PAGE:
The town will have welcomed 110,000 people between the start and finish with some huge economic consequences, even if this was not analysed in any particular study. “All of the hotels were full on the weekend of the start, which was not the case during the previous year during the same period, and during the weekend when the Village opened, 80% of the hotels were fully booked, while there were rooms available everywhere in 2017,” explained Nathalie Bohain.
The results also benefited the skippers’ partners, in particular for the Matmut, Jean-Luc Van den Heede’s headline partner. Interviewed by Tip & Shaft, André Geffard, the vice-president, confirmed: “We were alongside Fabrice Amedeo in the Vendée Globe, but there was nothing in common with that. We have been generously rewarded with a lot of media feedback, some exceptional coverage in the world of sailing and beyond.” The Matmut, which will continue to support VDH in 2020 in a series of races in the Atlantic (Spi Ouest-France, Tour de Ré…), was not able to give us any precise figures about the feedback, nor about the budget they dedicated to this adventure, but it is thought that the average budget before the start was somewhere between 150,000 and 300,000 Euros.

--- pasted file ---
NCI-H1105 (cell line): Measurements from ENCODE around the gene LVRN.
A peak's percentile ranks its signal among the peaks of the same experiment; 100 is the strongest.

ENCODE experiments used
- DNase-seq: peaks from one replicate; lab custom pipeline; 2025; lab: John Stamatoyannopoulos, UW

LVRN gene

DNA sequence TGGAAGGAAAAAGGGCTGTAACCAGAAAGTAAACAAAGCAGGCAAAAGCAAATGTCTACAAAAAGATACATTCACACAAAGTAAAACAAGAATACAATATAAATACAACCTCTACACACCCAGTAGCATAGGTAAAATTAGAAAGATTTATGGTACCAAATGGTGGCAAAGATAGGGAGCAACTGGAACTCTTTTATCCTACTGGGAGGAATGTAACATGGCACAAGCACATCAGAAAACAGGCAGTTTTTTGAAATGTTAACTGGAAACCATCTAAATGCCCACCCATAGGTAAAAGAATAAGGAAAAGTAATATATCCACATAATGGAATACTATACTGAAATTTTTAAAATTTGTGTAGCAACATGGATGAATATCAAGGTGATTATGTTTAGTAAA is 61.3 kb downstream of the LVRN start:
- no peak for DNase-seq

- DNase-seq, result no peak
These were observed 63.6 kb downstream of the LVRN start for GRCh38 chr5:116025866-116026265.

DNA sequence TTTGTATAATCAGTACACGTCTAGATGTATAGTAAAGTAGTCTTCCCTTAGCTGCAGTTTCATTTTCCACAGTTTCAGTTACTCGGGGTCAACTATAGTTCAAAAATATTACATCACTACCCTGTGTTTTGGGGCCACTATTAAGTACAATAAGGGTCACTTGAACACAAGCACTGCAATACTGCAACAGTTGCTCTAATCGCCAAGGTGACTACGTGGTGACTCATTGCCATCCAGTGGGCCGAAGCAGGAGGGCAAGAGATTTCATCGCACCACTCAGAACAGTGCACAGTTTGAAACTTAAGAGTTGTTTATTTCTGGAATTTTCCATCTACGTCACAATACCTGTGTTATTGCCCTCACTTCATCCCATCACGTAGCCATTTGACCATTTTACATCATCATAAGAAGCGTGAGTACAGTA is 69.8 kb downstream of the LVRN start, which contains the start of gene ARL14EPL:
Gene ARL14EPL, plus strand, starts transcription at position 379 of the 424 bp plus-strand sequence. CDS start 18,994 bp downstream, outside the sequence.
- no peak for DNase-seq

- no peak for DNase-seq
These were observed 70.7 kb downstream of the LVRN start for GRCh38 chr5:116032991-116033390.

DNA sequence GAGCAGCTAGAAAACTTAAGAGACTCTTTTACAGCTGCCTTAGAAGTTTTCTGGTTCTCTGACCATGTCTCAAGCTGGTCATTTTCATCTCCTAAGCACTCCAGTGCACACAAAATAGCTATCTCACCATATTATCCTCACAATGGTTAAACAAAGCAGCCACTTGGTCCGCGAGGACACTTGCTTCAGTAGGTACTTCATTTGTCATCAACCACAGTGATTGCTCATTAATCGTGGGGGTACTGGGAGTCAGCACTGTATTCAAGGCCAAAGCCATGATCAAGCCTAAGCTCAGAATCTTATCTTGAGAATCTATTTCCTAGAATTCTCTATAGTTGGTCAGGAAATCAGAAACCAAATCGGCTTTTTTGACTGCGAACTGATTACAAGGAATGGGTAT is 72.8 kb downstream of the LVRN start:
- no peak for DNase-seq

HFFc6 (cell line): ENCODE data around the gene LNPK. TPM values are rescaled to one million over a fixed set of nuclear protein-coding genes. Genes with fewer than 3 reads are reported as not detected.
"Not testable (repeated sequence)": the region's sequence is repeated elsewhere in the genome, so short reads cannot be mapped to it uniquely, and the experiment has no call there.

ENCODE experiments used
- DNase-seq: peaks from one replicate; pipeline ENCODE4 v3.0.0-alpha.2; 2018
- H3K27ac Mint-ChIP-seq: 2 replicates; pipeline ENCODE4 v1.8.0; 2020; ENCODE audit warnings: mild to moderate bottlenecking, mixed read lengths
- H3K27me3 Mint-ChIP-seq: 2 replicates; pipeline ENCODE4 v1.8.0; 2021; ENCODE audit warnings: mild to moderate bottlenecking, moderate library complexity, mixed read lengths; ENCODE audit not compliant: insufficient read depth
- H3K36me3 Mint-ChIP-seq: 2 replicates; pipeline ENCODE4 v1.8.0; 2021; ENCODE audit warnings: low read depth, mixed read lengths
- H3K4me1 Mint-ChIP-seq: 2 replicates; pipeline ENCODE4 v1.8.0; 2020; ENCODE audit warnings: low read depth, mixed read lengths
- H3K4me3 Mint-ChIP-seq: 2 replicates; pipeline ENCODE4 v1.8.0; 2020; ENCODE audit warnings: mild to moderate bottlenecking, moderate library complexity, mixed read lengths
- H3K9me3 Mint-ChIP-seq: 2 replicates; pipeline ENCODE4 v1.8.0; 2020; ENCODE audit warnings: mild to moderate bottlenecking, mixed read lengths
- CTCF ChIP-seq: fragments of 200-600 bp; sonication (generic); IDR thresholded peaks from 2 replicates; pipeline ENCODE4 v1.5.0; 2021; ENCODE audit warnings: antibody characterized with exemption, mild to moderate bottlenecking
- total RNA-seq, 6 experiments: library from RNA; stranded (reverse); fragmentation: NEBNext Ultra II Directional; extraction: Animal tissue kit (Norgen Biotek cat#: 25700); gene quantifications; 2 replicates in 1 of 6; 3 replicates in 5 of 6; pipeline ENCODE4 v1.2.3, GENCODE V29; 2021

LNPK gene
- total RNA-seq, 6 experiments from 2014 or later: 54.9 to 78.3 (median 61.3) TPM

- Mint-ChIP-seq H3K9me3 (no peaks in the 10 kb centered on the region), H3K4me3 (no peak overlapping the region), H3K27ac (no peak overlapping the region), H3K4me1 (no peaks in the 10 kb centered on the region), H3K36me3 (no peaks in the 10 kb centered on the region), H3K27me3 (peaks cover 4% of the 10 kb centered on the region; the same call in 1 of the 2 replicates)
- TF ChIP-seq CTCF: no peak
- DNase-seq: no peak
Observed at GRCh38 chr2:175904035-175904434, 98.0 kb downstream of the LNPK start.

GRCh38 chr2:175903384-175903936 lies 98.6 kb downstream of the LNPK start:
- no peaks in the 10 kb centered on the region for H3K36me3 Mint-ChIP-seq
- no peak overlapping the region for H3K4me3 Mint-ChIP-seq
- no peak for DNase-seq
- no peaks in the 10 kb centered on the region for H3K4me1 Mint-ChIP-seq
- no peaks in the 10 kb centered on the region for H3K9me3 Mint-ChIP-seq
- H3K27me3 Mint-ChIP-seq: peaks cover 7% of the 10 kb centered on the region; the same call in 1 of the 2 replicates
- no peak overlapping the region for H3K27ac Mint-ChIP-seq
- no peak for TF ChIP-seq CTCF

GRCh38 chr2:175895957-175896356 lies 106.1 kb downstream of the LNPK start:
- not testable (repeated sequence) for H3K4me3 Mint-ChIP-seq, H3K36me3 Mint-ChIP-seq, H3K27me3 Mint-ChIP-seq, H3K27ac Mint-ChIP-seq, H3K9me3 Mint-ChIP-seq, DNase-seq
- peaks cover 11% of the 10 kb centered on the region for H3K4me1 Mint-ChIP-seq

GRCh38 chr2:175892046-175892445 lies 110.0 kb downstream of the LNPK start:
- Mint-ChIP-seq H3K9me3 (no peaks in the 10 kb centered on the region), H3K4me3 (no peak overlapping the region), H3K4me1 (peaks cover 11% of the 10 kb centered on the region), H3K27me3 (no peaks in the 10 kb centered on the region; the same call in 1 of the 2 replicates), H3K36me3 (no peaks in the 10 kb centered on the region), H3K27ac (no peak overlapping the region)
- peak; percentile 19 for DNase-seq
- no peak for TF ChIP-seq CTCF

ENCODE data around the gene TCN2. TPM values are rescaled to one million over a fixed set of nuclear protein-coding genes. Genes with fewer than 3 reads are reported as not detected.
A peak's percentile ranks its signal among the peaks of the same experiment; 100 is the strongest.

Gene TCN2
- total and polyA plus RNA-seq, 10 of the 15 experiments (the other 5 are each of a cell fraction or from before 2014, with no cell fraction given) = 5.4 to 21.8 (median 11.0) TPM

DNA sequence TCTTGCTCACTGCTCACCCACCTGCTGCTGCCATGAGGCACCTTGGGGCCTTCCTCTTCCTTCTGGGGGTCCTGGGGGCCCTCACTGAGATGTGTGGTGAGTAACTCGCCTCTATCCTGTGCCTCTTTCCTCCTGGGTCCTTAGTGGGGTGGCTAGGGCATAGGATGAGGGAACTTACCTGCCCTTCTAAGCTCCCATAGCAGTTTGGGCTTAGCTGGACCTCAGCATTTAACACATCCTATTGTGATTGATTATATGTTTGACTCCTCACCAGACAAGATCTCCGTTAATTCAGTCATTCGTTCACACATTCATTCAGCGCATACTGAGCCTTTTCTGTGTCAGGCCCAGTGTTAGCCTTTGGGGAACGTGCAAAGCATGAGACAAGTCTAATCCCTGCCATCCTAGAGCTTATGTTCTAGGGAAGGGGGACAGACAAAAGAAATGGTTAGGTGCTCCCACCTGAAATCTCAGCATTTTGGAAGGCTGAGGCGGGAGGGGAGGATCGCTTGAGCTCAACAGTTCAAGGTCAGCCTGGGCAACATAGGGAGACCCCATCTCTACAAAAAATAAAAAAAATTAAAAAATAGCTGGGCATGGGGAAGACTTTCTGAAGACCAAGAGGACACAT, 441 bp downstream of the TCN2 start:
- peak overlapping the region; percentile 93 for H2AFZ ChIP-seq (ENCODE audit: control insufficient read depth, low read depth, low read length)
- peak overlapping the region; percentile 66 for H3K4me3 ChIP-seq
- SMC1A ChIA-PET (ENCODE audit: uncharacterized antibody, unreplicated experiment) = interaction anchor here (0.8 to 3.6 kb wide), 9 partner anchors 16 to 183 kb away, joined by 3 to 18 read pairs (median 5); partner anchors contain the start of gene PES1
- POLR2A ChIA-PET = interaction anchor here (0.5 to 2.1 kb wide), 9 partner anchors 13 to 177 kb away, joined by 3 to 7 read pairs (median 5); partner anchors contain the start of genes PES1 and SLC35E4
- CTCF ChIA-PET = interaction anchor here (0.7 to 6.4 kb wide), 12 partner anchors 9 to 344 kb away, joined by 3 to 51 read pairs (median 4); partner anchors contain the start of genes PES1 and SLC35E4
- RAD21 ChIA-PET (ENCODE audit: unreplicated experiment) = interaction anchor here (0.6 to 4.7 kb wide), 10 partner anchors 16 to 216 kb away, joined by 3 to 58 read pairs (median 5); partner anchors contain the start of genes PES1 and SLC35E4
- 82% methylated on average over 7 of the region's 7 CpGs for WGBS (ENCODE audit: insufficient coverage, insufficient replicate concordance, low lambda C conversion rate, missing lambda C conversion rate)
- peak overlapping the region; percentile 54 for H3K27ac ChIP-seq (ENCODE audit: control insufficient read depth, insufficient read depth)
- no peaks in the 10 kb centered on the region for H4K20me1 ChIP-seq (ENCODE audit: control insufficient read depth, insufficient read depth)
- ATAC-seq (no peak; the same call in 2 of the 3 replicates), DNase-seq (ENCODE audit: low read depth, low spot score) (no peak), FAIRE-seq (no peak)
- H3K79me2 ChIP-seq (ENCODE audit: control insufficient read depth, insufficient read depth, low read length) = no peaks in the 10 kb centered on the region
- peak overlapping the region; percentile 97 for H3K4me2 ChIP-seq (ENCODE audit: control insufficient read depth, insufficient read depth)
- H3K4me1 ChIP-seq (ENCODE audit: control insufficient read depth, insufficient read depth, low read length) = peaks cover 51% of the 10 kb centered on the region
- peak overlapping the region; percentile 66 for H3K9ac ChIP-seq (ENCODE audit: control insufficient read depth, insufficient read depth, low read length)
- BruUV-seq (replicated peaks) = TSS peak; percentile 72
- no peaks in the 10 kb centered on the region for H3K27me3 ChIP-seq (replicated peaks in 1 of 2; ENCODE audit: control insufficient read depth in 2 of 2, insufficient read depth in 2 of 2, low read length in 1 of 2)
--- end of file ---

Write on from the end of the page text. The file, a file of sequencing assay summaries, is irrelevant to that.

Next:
This success led Don McIntyre to aim higher in the second edition, where the budget will be much bigger, going “from 2.4 million Euros in the first to 4.8-5 million if we are successful,” stated the Australian, before adding, “We are now looking for a title partner for around 2.2 million Euros and there are four supporting sponsors at around 150,000 Euros, then technical partners for much less. Doors are easier to open these days. The Golden Globe Race as a brand is strong. If we had a title sponsor they would have been happy too!”